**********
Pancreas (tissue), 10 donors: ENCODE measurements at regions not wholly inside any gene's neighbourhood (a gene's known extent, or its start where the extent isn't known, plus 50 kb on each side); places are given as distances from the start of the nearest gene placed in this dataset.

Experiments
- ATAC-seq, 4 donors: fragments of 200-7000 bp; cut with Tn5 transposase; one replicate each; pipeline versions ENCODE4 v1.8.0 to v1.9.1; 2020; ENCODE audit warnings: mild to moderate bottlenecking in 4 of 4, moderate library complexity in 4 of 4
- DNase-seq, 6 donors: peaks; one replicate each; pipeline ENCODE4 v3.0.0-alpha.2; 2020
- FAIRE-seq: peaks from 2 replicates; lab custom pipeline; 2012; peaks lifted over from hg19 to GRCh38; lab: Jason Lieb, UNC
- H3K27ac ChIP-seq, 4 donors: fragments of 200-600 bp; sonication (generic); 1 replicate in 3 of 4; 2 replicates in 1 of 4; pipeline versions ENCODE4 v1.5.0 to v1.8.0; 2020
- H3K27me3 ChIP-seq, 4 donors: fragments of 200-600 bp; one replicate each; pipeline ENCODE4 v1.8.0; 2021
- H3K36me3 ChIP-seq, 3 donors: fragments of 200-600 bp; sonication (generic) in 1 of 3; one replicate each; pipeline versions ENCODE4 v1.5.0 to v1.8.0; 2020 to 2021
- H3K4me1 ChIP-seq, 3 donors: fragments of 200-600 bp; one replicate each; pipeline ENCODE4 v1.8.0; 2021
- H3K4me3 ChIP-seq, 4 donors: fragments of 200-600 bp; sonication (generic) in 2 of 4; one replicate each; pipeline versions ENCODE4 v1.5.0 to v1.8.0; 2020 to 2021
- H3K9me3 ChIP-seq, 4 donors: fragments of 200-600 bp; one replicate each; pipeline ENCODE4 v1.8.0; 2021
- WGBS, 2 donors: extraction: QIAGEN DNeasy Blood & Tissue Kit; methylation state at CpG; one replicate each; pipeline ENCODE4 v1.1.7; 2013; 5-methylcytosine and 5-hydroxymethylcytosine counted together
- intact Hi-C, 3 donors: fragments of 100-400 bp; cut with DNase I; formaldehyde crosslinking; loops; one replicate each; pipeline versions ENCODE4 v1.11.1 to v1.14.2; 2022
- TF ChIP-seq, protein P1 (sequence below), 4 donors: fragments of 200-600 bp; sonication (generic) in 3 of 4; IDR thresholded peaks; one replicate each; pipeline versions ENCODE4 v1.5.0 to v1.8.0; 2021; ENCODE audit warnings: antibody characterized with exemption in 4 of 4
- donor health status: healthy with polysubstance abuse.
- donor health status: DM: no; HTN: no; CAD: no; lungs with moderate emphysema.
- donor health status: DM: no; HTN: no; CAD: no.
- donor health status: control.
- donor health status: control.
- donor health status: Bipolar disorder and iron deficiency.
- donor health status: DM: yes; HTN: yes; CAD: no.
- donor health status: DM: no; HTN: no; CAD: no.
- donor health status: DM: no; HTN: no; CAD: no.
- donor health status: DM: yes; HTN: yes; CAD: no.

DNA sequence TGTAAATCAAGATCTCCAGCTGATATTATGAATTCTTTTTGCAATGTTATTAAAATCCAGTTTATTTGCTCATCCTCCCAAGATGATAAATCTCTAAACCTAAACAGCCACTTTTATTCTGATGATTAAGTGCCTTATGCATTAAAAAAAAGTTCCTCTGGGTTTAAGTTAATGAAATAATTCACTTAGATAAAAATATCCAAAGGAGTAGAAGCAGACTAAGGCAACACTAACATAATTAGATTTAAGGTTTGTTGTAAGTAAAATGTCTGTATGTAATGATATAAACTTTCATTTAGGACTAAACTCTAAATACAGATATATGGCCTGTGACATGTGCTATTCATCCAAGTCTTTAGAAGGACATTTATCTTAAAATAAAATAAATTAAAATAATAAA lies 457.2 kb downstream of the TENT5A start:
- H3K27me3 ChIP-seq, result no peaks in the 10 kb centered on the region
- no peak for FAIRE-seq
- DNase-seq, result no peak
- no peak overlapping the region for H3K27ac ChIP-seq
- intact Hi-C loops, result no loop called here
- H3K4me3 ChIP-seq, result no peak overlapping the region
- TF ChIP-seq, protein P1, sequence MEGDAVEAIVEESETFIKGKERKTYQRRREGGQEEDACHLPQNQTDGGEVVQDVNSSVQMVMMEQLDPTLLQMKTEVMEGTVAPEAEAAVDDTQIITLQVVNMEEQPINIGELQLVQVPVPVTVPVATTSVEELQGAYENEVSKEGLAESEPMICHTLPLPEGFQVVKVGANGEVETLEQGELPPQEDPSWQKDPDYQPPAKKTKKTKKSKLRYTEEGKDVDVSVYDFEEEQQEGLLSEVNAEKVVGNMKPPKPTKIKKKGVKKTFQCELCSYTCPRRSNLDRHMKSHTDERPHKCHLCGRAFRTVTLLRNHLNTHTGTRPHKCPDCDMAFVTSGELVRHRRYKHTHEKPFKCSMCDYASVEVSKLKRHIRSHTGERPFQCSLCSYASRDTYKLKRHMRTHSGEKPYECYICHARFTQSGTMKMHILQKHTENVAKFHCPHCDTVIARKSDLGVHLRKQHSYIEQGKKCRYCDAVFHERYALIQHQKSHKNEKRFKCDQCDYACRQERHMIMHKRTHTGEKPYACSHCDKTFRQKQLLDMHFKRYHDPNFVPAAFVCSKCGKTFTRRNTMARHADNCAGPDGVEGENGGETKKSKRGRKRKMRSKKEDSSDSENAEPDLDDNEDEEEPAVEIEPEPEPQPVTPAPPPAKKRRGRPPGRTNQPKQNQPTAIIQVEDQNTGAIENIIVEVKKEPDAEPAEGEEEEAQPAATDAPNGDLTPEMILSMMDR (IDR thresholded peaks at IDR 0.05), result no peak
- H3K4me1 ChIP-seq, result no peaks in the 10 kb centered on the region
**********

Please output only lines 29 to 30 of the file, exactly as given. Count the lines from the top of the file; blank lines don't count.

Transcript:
- no peak overlapping the region for H3K27ac ChIP-seq
- intact Hi-C loops, result no loop called here